Marquez, on the other hand, focuses on the fate of the alleged angel. The author depicts him in an extremely ambiguous manner since the character exhibits the traits of both human and magical being. The contradiction is aimed at creating a deep connection between the two sides of the main character. Faulkner explains that the discrepancy between the vision of the omnipotent angel and the old man with peculiar physical deviations is a stylistic technique used to create the atmosphere of uncertainty (333). At the same time, the readers may form a relation to the poor captive while discovering his resemblance to the ordinary human being (Faulkner 332). The implementation of magical elements seems to be a necessary condition for facilitating the reactions from members of the local community. Indeed, the evidence strongly suggests that both authors have created the vividly realistic and supernatural characters.
Despite these differences, two stories share the common settings of time and place. The Lottery and A Very Old Man with Enormous Wings do not contain any references to a particular time and place. Jackson’s work is a third-person narration about a particular day from the life of a small community. The author describes the conduct of the lottery in a small town of 300 inhabitants on June 27 (Jackson). Similarly, Marquez’s hero appears in a seaside village “on the third day of rain.” The absence of any clear indications of time and place makes it harder to place the characters in the particular historical period and geographical location. The assertion suggests that these events have a universal meaning since they could happen anywhere at any time in the course of history. Therefore, the heroes of both stories embody the universal traits of character.
In fact, the renowned writers focus on the common theme of depicting human ignorance. Marquez, in particular, focuses on common prejudices. The author shows the gravity of human flaws by depicting their responses to the arrival of the unknown creature:
The parish priest had his first suspicion of an imposter when he saw that he did not understand the language of the God or know how to greet His ministers… He reminded that the devil had a bad habit of making use of carnival tricks in order to confuse the unwary… Farther Gonzaga held back the crowd’s frivolities with formulas of maidservant aspirations while awaiting the arrival of the final judgement on the nature of the captive. (Marquez)
The priest seems to be highly unqualified for examination of the supernatural being with the huge wings. Farther Gonzaga is eager to hide his ignorance behind the prejudiced warnings and dependent on the instructions of his superiors. Meanwhile, the crowd demonstrates the same dreadful limitations of their imagination by suggesting different ideas regarding the future of the old man. In an extremely ironic manner, the author mentions making the main character “mayor of the world,” promoting him “to the rank of five-star general” and implanting “the earth with a race of the winged wise man who could take charge of the universe” (Marquez). Faulkner attributes the absurdity of assumptions to the lack of knowledge about the stranger as well as uncertainty about his nature (332-333). The textual evidence strongly indicates that deep ignorance and false logic make the crowd form the misguided and ridiculous suggestions.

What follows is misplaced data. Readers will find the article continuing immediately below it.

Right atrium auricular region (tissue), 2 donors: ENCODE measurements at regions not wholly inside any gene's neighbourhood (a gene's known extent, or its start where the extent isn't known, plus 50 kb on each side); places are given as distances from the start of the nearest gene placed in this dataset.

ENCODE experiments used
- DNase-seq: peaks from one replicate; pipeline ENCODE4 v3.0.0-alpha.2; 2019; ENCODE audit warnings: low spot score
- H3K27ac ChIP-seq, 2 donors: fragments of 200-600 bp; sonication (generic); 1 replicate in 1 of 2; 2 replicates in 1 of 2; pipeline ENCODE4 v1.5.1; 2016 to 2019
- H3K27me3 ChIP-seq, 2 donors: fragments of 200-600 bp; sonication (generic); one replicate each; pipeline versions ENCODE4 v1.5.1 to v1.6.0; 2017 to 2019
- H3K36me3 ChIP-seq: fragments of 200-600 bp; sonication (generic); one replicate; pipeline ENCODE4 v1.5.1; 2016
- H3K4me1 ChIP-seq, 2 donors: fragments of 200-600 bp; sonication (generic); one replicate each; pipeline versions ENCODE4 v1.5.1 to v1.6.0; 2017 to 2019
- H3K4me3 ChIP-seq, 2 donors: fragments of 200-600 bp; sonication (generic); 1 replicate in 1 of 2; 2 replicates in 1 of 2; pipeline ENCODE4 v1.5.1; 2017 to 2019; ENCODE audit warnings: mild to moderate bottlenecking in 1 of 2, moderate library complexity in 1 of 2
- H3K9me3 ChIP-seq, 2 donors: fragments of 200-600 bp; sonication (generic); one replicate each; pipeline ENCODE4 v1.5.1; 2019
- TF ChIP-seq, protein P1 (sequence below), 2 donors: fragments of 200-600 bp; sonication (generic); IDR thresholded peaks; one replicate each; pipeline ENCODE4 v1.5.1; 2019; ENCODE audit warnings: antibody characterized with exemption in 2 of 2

The Lottery, in its turn, concentrates on the desperate clinging to old traditions. Jackson stresses the absence of valid reasons to preserve the conduct of the lottery as the means of undeserved punishment. Gibson argues that the ritual of stoning may relate to the ancient religious traditions (193-194). According to the Book of Joshua, the enemy of the Israeli, Achan the son of Zerah, was stoned to death for defeating the Israeli tribes according to Joshua’s covenant with God (Gibson 194). However, despite the obvious parallelism between situations, the lottery lacks the moral righteousness of the Biblical story. The winners are selected by chance while the religious significance of the ritual is forgotten (Jackson). Therefore, the further adherence to tradition seems pointless and morally wrong. The assertion is manifested in the last words of Tessie Hutchinson, “It isn’t fair, it isn’t right” (Jackson). Moreover, the local community refuses to admit the reality of pressing need for changes as a number of the neighboring towns have abandoned the practice of capital punishment (Jackson). The presented findings clearly reveal that strict adherence to the immoral and purposeless traditions signifies misplaced stubbornness and dreadful ignorance. Evidently, both authors deal with the common theme of human imperfections rendering ignorance as one of the gravest flaws.
In conclusion, both authors offer vivid and strong condemnations of human shortcomings. The renowned writers treat the inclinations to prejudices and adherence to the outdated customs as features of barbarism. The uniqueness of both short stories may be attributed to richness and distinguishing features of their symbolic imageries and literary merits.